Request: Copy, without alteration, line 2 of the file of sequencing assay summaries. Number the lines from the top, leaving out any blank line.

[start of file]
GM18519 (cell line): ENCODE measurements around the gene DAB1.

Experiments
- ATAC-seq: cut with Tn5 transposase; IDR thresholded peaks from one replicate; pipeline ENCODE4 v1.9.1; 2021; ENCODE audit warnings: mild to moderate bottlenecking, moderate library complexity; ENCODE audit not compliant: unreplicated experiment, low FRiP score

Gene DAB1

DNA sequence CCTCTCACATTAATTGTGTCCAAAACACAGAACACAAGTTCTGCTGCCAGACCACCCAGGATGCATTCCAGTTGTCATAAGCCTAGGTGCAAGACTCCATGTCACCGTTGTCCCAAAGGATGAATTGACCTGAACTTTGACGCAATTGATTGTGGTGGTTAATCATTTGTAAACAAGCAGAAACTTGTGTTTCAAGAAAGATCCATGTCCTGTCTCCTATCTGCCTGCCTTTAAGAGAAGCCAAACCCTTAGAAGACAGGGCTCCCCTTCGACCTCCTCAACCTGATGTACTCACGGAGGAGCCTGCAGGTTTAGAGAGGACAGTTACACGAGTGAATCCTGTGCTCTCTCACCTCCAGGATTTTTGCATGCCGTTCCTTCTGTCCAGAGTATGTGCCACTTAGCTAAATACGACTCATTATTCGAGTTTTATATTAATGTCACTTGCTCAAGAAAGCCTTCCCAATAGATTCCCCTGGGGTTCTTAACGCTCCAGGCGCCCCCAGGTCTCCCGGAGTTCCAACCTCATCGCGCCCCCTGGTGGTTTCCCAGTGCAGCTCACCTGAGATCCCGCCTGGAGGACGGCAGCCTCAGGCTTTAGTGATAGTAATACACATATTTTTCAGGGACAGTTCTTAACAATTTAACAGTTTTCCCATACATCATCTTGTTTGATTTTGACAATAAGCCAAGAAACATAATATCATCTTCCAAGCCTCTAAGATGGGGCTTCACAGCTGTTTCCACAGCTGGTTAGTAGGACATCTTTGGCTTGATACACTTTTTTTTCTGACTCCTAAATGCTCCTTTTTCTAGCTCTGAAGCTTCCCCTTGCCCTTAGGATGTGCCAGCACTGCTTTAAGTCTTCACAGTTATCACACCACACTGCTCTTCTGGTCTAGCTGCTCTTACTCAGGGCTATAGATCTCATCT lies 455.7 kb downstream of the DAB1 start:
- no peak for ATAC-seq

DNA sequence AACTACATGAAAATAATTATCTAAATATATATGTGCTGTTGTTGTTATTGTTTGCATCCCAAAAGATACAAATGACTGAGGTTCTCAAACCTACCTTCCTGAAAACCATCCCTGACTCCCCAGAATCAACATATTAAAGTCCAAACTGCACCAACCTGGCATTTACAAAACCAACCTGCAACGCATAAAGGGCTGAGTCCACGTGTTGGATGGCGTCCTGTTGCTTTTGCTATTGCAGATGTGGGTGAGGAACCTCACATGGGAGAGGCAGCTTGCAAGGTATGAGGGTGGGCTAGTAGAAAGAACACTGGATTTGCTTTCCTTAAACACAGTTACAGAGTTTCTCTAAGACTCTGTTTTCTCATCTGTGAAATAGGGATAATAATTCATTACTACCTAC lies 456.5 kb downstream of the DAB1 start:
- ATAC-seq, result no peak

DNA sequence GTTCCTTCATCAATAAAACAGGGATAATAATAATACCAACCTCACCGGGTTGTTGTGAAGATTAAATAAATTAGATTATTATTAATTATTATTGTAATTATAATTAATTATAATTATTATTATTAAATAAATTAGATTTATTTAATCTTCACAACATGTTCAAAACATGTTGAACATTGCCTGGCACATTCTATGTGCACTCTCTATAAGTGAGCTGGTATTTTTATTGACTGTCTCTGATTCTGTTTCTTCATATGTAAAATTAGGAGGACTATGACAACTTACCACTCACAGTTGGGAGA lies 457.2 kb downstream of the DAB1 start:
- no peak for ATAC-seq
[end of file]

Experiments